2. Start progressive rollout to customers. We’ll incrementally rollout over ~4+ weeks.

During this rollout time, we’ll also be sending out communications to our customers about the upcoming changes.

What do you need to do?

We’ll let you know shortly about dogfooding dates where you’ll be asked to test your app. In the meantime, can you please complete this 1 minute survey re; new browser categories to help us understand if our new proposed categories make sense. Please do so by Jan 15, 2021.

As you’re building new apps in the future, please consider the new UX, ensuring that your configuration makes sense in the new model. If we have any gaps with what we’re providing, please also let us know so we can make things better!

We hope you’re as excited about this as we are!

Jonno Katahanas | Product Manager for the Atlassian Cloud Editor


@JonnoKatahanas Thanks for showing how the new macro experience looks.
I’ve got a question regarding page versions: With the current system, a user needs to edit a page in order to change a macro. This automatically generates a new page version.
Will the new experience also change the page version?
And if so, will AP.context get updated?


Hi @JonnoKatahanas,

first of all thanks for this post! Love all the gifs and extensive descriptions, makes it really easy to understand what’s going to happen. :smiley:

While I generally like the look of these changes, they also induce quite a bit of fear in me. I think, most prominently the Contextual Configuration.

I think that’s not really true. It might be a bit too early and speculative but it does sound like in the long run you want all macros to follow this pattern which of course makes sense. I can already see this being a huge problem for at least one of our apps though, which relies a lot on the macro editor being a dialog right now. It also looks like we’re going to lose a lot of horizontal space and will have to trade that in for vertical one. I.e. we’ll have to completely redesign, and potentially rewrite, our macro editors. I don’t think it would make sense to go into details here though - gonna wait for the post you mentioned that should come in about 1 month with that.

Also, be aware that all Marketplace Partners that have macros will have to update all of their screenshots and marketing materials. At least for us this means considerable effort.

Can you share numbers on how small that group actually is? We haven’t built a single macro so far that wouldn’t have required a custom editor, so I’m quite surprised that you’re saying that this is only a small group.

I appreciate that you’ll let custom macro editors stay with the old experience for now, because I’m really afraid of ending up in a situation where we’ll have to support all of these scenarios in our macro editors at the same time:

  • editor v1
  • editor v2
  • editor v2 with the new contextual configuration

I’m excited to hear more about the path forward you’re mentioning, as I think there might be several complications that will only come to light once this new experience is broadly available. Do you already have a timeline in mind for how long you’re planning to support the old experience for custom macro editors in the future, after the Contextual Configuration has been rolled out?

Really excited to hear those exact dates. And thanks for giving us this 4 week window for testing our apps on EAP instances! As far as I can tell, it sounds like once you start rolling out to customers, after about 1-2 months all instances will have received the new experience, making the situation above where we have to support 3 different macro editors unlikely? That would be great.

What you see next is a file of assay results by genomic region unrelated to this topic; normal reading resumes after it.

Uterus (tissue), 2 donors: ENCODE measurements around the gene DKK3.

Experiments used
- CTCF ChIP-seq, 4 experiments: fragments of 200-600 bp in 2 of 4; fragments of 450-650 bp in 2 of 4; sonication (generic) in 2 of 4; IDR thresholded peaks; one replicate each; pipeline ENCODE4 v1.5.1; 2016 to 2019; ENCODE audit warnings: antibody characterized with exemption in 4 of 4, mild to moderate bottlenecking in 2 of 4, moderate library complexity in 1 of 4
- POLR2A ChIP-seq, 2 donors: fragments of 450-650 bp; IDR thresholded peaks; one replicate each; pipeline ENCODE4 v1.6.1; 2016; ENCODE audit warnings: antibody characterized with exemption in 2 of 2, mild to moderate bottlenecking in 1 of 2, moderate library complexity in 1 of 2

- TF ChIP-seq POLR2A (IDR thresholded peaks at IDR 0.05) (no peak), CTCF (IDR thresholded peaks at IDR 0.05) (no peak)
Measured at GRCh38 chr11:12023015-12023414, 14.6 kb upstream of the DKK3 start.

Generally, I have to say I’m quite thankful that you seem to be sharing this with us so early down the road, giving us some time to prepare. But I must also say that I’m scared to hear more on the technical details and the effort this might cause for us. :eyes:



We are looking to build a marco using Forge. Any information on how, or if, these changes impact Forge.


I want to echo what @sven.schatter has written above, this sounds like a good and much needed step forward for the macro experience, thanks @JonnoKatahanas and team!

I also share the concern about overhead with maintaining macros across the various editors, especially with trying to provide a migration pathway for customers moving to cloud using editor mk1.

I’m really interested in the language that’s being used to describe ‘native page elements’ aka Atlassian Cloud Macros and how they’re being differentiated from vendor macros. Is this intention to provide customers more awareness about what features are built-in vs what have been added? Does calling one an element and the other a macro cause any confusion for the users? Would love to find out more about this.

PS. great response @sven.schatter thanks for taking the time to write and share it!



Dear @JonnoKatahanas,

thank you for sharing the details. In addition to @sven.schatter statements I also would like to add that some of our “custom macro editors” need to perform actions before the macro is inserted/updated (e.g. creating an image, loading a DOI cite). Please consider this during your changes.

Thank you



Hey @marc!

We’re not changing how the page is getting updated or anything on the backend. We’re purely changing the UI. Therefore, page versions, etc won’t change.

Hope that helps!

Feel free to set up a time to chat to me in person if you’d find valuable - https://calendly.com/jkatahanas/editor-extensibility



Hey @sven.schatter!

Great questions (as always) and thanks for taking the time for such a thoughtful response.